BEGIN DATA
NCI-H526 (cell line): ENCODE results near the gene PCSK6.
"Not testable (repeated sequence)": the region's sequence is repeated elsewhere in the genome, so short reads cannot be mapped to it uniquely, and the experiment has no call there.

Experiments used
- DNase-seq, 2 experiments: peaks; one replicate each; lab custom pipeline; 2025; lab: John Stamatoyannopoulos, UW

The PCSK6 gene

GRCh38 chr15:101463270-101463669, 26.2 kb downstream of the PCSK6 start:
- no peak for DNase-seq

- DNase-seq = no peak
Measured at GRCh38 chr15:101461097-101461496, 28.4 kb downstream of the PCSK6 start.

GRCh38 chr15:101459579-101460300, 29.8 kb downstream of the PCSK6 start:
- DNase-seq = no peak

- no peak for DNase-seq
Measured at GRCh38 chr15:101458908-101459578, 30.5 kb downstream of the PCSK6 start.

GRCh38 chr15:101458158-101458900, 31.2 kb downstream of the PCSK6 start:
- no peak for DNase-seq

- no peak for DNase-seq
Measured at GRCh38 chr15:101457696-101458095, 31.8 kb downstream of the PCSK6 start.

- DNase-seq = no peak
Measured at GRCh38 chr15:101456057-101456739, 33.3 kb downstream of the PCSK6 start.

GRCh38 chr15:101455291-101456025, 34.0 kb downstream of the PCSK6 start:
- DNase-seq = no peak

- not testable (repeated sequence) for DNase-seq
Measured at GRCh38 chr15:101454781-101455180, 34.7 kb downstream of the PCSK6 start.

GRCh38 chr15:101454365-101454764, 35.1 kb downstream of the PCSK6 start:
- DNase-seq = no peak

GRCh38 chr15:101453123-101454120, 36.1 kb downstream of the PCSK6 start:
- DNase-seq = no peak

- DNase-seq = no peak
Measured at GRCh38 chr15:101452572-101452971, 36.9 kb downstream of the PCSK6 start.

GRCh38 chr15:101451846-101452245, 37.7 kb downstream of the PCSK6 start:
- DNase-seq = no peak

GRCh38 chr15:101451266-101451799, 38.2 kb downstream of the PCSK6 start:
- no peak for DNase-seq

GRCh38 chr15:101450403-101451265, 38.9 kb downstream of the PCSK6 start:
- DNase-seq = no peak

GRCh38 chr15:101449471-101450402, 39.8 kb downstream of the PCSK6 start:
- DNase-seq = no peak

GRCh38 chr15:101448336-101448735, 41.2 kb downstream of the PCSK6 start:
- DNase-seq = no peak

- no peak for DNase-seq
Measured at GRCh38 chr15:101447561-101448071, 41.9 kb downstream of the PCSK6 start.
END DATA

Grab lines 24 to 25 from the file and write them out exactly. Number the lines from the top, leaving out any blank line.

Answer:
GRCh38 chr15:101454365-101454764, 35.1 kb downstream of the PCSK6 start:
- DNase-seq = no peak